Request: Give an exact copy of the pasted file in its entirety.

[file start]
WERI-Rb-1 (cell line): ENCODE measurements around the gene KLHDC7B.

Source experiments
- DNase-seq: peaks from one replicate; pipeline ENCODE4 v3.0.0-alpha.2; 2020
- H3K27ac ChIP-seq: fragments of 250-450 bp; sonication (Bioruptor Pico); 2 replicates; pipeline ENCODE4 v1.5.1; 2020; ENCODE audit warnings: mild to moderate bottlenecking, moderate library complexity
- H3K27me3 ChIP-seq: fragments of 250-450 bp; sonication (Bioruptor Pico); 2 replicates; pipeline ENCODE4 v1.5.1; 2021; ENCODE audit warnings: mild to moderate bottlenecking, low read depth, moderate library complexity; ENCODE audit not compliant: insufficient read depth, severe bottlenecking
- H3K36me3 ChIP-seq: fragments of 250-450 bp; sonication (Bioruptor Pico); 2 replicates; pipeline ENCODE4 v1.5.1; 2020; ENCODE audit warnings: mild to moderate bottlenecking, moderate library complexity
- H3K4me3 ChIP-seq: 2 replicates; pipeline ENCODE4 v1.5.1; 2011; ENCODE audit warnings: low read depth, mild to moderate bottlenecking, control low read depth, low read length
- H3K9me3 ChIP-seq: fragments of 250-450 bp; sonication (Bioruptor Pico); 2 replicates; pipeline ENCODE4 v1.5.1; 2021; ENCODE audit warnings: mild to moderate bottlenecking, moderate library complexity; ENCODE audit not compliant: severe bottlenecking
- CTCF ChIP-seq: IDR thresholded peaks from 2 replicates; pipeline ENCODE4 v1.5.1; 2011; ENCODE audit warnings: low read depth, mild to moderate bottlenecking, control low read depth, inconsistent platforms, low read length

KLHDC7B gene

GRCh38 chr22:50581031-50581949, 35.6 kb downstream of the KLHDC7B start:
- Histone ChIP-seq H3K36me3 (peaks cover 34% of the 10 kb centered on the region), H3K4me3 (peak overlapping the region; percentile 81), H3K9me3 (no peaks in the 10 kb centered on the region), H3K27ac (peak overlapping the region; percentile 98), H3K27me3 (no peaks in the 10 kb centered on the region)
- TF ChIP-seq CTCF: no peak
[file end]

WERI-Rb-1 (cell line): ENCODE measurements around the gene KLHDC7B.

Source experiments
- DNase-seq: peaks from one replicate; pipeline ENCODE4 v3.0.0-alpha.2; 2020
- H3K27ac ChIP-seq: fragments of 250-450 bp; sonication (Bioruptor Pico); 2 replicates; pipeline ENCODE4 v1.5.1; 2020; ENCODE audit warnings: mild to moderate bottlenecking, moderate library complexity
- H3K27me3 ChIP-seq: fragments of 250-450 bp; sonication (Bioruptor Pico); 2 replicates; pipeline ENCODE4 v1.5.1; 2021; ENCODE audit warnings: mild to moderate bottlenecking, low read depth, moderate library complexity; ENCODE audit not compliant: insufficient read depth, severe bottlenecking
- H3K36me3 ChIP-seq: fragments of 250-450 bp; sonication (Bioruptor Pico); 2 replicates; pipeline ENCODE4 v1.5.1; 2020; ENCODE audit warnings: mild to moderate bottlenecking, moderate library complexity
- H3K4me3 ChIP-seq: 2 replicates; pipeline ENCODE4 v1.5.1; 2011; ENCODE audit warnings: low read depth, mild to moderate bottlenecking, control low read depth, low read length
- H3K9me3 ChIP-seq: fragments of 250-450 bp; sonication (Bioruptor Pico); 2 replicates; pipeline ENCODE4 v1.5.1; 2021; ENCODE audit warnings: mild to moderate bottlenecking, moderate library complexity; ENCODE audit not compliant: severe bottlenecking
- CTCF ChIP-seq: IDR thresholded peaks from 2 replicates; pipeline ENCODE4 v1.5.1; 2011; ENCODE audit warnings: low read depth, mild to moderate bottlenecking, control low read depth, inconsistent platforms, low read length

KLHDC7B gene

GRCh38 chr22:50581031-50581949, 35.6 kb downstream of the KLHDC7B start:
- Histone ChIP-seq H3K36me3 (peaks cover 34% of the 10 kb centered on the region), H3K4me3 (peak overlapping the region; percentile 81), H3K9me3 (no peaks in the 10 kb centered on the region), H3K27ac (peak overlapping the region; percentile 98), H3K27me3 (no peaks in the 10 kb centered on the region)
- TF ChIP-seq CTCF: no peak